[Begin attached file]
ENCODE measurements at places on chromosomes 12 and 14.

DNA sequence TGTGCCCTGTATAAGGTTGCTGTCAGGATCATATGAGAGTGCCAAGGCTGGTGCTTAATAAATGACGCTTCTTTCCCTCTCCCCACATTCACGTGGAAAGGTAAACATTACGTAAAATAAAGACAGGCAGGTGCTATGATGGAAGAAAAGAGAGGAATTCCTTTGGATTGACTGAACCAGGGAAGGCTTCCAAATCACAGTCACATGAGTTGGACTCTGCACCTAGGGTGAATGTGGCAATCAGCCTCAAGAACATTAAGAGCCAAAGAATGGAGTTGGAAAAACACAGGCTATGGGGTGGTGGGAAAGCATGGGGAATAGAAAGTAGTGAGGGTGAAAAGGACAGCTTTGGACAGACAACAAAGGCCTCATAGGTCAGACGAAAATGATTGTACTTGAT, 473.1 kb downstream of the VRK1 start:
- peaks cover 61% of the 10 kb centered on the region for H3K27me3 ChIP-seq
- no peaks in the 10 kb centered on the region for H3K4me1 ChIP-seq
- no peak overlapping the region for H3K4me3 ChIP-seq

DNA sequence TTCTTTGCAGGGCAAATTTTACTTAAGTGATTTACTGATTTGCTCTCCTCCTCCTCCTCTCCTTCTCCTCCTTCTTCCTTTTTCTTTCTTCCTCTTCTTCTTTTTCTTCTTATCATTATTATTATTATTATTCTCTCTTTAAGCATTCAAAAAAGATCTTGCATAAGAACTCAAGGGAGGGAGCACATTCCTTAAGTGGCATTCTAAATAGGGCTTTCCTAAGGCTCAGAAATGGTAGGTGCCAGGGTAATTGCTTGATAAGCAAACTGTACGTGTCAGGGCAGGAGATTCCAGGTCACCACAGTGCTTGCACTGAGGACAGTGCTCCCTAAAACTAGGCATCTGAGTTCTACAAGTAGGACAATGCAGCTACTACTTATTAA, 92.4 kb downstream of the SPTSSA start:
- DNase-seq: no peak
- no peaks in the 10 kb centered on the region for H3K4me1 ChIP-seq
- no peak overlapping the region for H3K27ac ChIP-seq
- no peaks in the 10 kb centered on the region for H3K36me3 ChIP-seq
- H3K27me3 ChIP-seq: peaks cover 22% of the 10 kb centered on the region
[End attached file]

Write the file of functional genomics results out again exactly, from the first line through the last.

ENCODE measurements at places on chromosomes 12 and 14.

DNA sequence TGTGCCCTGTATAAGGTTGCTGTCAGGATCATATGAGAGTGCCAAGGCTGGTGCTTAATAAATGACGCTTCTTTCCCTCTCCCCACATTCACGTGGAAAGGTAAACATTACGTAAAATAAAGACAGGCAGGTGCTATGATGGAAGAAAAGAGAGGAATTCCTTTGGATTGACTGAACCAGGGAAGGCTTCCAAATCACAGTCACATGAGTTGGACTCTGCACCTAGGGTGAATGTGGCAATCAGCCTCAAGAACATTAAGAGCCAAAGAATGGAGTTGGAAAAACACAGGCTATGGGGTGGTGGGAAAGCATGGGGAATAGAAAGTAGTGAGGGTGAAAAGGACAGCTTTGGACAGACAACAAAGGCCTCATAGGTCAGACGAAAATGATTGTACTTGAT, 473.1 kb downstream of the VRK1 start:
- peaks cover 61% of the 10 kb centered on the region for H3K27me3 ChIP-seq
- no peaks in the 10 kb centered on the region for H3K4me1 ChIP-seq
- no peak overlapping the region for H3K4me3 ChIP-seq

DNA sequence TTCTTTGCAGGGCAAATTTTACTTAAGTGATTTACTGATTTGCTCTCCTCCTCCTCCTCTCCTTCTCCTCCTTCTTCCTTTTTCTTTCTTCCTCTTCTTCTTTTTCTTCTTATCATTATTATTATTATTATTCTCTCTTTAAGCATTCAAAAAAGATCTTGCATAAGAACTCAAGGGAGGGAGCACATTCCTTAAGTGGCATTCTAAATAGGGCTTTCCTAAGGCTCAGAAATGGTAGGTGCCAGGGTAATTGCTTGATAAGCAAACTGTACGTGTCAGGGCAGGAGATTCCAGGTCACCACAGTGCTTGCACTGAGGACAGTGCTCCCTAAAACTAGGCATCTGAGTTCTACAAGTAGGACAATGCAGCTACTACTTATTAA, 92.4 kb downstream of the SPTSSA start:
- DNase-seq: no peak
- no peaks in the 10 kb centered on the region for H3K4me1 ChIP-seq
- no peak overlapping the region for H3K27ac ChIP-seq
- no peaks in the 10 kb centered on the region for H3K36me3 ChIP-seq
- H3K27me3 ChIP-seq: peaks cover 22% of the 10 kb centered on the region